ASSOCIATED PRESS / KYODO / RAFU REPORTS
Shohei Ohtani’s two-way season was so incredible, MVP voters filled out the top of their ballots only one way.
Ohtani was a unanimous winner of the American League MVP award Thursday for a hitting and pitching display not seen since Babe Ruth, and Bryce Harper earned the National League honor for the second time.
Ohtani received all 30 first-place votes and 420 points in balloting by members of the Baseball Writers’ Association of America.
“American fans, the U.S.A. baseball, is more accepting and welcoming to the whole two-way idea compared to when I first started in Japan, so it made the transition a lot easier for me,” Ohtani said through translator Ippei Mizuhara. “I’m very thankful for that.”
Ohtani batted .257 with 46 homers, 100 RBIs and a .965 OPS as the Los Angeles Angels’ full-time designated hitter, and went 9-2 with a 3.18 ERA in 23 pitching starts with 156 strikeouts and 44 walks in 130 1/3 innings. It was the first full season on the mound for the 27-year-old right-hander since Tommy John surgery in 2019.
Ohtani is the first AL player ever to hit over 45 home runs, steal at least 25 bases and score 100 runs in a single season.
He averaged 95.6 mph with his fastball, 28th in the major leagues among qualified pitchers, and had a 93.6 mph exit velocity at the plate, which ranked sixth among qualified batters, according to MLB Statcast.
“MVP is something I was shooting for,” Ohtani said. “I think every player is, as long as they’re playing baseball professionally.”
Ohtani won AL Rookie of the Year in 2018 after leaving the Pacific League’s Hokkaido Nippon-Ham Fighters to sign with the Angels. This year he became the first two-way starter in the history of the All-Star Game, which began in 1933.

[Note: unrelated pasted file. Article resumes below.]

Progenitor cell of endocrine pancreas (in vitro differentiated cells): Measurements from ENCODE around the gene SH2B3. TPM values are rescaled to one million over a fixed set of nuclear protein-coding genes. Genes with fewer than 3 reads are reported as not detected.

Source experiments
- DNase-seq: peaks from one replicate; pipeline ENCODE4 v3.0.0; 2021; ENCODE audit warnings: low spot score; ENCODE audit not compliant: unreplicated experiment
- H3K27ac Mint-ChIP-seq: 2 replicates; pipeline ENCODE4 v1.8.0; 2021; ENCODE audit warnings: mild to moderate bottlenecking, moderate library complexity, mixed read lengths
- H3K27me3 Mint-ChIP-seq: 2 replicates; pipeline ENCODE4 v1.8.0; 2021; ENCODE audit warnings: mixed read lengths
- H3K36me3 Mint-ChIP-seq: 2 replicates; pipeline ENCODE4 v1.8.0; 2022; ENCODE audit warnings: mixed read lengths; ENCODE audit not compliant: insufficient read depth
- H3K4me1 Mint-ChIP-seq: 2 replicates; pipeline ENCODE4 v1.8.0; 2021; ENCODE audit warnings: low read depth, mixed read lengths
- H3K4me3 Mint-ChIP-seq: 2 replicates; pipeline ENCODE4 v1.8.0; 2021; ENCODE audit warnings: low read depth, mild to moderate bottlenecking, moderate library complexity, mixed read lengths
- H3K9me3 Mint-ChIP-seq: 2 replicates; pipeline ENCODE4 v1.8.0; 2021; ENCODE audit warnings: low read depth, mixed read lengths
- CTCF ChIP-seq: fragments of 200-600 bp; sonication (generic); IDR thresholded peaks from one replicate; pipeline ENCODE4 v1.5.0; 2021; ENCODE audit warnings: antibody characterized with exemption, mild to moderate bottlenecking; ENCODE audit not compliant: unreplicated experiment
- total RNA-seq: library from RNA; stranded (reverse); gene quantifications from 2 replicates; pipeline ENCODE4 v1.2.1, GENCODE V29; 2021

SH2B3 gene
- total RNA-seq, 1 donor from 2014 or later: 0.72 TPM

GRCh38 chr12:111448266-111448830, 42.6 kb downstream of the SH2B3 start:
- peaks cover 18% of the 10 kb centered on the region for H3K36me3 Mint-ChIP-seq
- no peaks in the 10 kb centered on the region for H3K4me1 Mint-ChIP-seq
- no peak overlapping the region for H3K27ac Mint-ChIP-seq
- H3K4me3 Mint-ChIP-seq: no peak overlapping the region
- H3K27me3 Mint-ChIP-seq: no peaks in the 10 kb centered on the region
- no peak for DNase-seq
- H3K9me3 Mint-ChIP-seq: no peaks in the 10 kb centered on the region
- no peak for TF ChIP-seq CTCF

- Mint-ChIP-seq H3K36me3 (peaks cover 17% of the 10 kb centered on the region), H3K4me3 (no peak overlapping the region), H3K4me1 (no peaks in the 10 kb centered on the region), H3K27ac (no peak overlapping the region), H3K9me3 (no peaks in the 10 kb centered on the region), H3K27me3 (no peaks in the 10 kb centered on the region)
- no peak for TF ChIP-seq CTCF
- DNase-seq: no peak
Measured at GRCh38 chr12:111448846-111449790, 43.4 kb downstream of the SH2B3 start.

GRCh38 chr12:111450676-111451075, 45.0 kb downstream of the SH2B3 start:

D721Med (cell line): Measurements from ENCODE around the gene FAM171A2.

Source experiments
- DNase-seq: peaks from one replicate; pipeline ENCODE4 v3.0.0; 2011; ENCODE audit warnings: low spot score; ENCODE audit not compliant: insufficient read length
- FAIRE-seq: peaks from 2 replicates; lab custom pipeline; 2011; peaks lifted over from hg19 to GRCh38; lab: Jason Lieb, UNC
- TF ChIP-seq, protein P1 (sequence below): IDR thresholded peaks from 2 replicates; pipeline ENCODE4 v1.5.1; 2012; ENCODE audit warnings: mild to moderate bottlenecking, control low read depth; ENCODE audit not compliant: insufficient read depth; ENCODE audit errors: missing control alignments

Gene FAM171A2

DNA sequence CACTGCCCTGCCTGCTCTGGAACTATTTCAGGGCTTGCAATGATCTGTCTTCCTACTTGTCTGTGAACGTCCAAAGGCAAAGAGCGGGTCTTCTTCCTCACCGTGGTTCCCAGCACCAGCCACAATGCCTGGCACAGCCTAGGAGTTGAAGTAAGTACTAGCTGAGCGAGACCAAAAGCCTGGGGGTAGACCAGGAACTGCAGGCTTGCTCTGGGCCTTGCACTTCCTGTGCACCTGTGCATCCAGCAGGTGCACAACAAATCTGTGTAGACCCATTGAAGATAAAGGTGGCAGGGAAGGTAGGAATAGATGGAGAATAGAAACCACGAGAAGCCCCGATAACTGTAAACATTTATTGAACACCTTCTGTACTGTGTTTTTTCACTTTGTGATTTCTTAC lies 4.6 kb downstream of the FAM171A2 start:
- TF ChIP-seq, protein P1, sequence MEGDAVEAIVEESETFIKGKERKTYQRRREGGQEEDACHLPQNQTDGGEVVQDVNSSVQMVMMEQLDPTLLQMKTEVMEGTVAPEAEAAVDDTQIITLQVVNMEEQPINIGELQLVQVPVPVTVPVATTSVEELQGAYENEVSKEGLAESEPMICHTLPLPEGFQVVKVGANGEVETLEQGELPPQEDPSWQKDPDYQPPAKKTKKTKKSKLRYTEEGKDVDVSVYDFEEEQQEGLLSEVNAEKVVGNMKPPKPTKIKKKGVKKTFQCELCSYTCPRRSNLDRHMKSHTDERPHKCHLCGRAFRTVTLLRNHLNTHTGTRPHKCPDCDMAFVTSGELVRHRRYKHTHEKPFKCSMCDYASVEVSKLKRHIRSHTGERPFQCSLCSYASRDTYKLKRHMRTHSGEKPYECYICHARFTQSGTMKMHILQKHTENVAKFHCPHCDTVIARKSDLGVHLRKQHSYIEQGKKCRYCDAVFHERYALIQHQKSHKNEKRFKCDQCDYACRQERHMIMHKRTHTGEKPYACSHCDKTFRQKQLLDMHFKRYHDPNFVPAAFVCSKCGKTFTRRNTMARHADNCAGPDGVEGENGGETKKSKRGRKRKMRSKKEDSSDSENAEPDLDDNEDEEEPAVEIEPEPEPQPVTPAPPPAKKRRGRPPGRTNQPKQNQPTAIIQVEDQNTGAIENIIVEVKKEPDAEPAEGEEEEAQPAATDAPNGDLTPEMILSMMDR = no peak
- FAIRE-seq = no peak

He called that the highlight of his season.
“It was my first one and I got to play with a lot of players that I’ve always watched on TV,” Ohtani said. “That was a great experience.”
Ruth had just two seasons in which he thrived at the plate while pitching regularly. He batted .300 with 11 homers and 61 RBIs in 1918 while going 13-7 with a 2.22 ERA for Boston, then hit .322 with 29 homers and 113 RBIs in 1919 while going 9-5 with a 2.97 ERA. Ruth was sold to the Yankees that December and made just five mound appearances in his final 16 seasons.
Ohtani became the second Japanese MVP winner after Seattle outfielder Ichiro Suzuki in 2001.
“I’ve dealt with a lot of doubters, especially from my days in Japan, but tried not to let that get to me, let the pressure get to me,” Ohtani said. “I just wanted to have fun and see what kinds of numbers I could put up and what type of performance I could put up.”
At Angel Stadium in Anaheim, the lighted message board above the main gate flashed “Shohei Ohtani MVP” as fans streamed into the open team gift shop. Updated souvenirs celebrating Ohtani’s new title were already on sale, including T-shirts, patches, pins and magnets.
“It’s a remarkable achievement. I’m proud as a Japanese national,” Prime Minister Fumio Kishida told reporters upon hearing the news.